International students at TTU personally affected by travel ban - KCBD NewsChannel 11 Lubbock

International students at TTU personally affected by travel ban

Mahdi Ramezanian is a green card holder from Iran, studying for his PHD at Texas Tech (source: KCBD video) Mahdi Ramezanian is a green card holder from Iran, studying for his PHD at Texas Tech (source: KCBD video)
LUBBOCK, TX (KCBD) -

Texas Tech University President Lawrence Schovanec responded to Trump's recent executive order, making note that the university has more than 3,000 students, faculty and staff from over 100 countries

In his statement, Schovanec says the international students are valued and welcomed members of the university community, and he recommends that any Tech student with a passport from one of the seven countries avoid international travel.

He also says the Office of International Affairs at Texas Tech is monitoring the situation, and working with any affected international students.

Mahdi Ramezanian is a green card holder from Iran, studying for his PHD in Petroleum Engineering at Texas Tech.

He says he respects the need to keep the United States safe, but as an immigrant from one of the countries on the list, he says he feels disappointed.

"What is going on is not fair. Because just seven countries are included in the executive order. And we guess that we have been screened out based on our nationality, or race or religion. And it doesn't feel good," Ramezanian said.

His family is still in Iran.

He says his parents were in the process of applying for a visa to visit him in Lubbock when the order was signed.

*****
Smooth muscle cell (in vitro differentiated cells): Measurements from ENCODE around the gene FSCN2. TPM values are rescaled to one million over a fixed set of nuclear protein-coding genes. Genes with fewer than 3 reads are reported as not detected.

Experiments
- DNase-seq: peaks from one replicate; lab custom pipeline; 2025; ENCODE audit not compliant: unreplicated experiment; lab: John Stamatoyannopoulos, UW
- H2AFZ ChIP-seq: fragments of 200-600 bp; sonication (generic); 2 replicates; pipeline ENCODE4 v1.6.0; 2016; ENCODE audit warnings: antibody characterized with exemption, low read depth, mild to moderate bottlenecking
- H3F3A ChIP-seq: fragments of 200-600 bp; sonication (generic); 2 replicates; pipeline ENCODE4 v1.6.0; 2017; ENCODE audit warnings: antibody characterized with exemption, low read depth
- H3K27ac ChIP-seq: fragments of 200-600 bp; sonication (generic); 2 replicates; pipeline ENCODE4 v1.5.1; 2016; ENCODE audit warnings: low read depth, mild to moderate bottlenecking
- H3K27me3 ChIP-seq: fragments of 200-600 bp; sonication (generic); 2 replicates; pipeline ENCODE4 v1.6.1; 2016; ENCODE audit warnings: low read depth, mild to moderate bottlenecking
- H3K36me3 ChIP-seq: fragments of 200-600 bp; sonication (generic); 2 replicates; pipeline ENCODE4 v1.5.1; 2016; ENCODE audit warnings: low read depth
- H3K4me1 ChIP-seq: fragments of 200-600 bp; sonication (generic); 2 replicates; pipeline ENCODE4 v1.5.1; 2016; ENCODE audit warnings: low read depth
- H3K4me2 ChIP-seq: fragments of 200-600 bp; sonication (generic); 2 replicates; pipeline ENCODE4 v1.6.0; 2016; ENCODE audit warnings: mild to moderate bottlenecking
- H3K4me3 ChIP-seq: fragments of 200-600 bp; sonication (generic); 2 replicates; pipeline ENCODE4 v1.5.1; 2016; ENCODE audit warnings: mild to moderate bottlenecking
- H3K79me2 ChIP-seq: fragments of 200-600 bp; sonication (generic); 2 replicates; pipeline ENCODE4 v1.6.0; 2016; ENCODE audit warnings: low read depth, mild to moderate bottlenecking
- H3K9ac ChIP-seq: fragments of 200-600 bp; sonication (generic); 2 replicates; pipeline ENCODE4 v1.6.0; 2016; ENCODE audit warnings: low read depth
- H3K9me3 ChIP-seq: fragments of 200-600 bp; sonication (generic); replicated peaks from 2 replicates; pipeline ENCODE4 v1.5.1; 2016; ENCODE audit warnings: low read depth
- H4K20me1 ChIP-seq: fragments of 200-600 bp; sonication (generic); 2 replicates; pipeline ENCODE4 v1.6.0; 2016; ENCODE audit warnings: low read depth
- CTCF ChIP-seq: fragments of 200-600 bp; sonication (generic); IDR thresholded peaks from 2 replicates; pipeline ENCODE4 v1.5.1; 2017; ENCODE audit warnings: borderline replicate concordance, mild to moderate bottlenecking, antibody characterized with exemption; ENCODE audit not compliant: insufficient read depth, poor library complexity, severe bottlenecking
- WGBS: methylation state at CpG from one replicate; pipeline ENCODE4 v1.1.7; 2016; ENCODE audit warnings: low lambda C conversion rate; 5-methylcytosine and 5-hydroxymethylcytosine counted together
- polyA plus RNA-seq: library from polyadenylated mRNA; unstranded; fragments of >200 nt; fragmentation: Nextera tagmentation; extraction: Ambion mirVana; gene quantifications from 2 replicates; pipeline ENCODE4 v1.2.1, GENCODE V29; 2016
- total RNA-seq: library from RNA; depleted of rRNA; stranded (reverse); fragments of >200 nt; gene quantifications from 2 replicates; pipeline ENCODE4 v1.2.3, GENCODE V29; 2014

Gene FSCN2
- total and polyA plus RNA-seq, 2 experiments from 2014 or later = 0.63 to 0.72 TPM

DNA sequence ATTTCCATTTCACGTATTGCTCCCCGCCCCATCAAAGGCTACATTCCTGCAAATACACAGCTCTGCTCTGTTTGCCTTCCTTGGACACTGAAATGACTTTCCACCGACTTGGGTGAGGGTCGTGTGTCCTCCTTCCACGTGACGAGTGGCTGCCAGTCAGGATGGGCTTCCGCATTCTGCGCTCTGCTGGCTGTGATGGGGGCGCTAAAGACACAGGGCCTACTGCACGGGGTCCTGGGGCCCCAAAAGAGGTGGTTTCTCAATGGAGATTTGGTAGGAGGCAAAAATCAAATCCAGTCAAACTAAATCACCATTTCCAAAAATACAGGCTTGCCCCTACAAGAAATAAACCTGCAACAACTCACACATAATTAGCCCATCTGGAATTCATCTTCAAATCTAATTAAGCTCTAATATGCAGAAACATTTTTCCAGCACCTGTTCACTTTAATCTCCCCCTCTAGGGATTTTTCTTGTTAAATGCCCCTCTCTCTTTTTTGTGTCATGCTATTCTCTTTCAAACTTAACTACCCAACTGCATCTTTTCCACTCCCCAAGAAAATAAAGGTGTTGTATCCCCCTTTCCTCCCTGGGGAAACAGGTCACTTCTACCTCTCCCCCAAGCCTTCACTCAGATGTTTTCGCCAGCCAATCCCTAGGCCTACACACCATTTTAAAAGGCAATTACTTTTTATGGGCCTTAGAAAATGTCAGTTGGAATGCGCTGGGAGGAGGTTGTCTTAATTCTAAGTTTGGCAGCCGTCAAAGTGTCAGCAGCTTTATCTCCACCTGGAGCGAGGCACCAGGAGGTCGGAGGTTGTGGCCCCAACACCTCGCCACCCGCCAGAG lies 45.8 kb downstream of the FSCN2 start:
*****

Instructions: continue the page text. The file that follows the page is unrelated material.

"Now we just received an email from the embassies that all of the appointments have been canceled, we will not refund your money that you have paid for the visa. And I'm almost asking myself, why?" Ramezanian said.

Ambassador Tibor Nagy at Texas Tech says the need to heighten our countries security is important, though he hopes this won't create a sense that international students aren't welcome.

"Our international students are extremely valuable not only to the university and the community, but to the nation and the nation's security...they're bringing resources with them to contribute to our wealth. Not just economic but also, psychological, intellectual, and the wealth as a nation," Ambassador Nagy said.

He says the executive order will impact 149 students, and nine researchers and faculty or staff members.

He says the Office of International Affairs will answer questions for any of the affected students.

"We've been responding to all of the students who have come with questions. You know of course that's one of the natural things that happens even though this only affects that student population, other internationals are going to think wow, does this impact me?" Ambassador Nagy said.

Meanwhile Ramezanian says he hopes he can see his family in the near future.

"You know it is just a barrier between us and our families, and our beloveds. And the point is we don't know why," Ramezanian said.

Ambassador Nagy says the Office of International Affairs will continue to follow any developments that come with this executive order.

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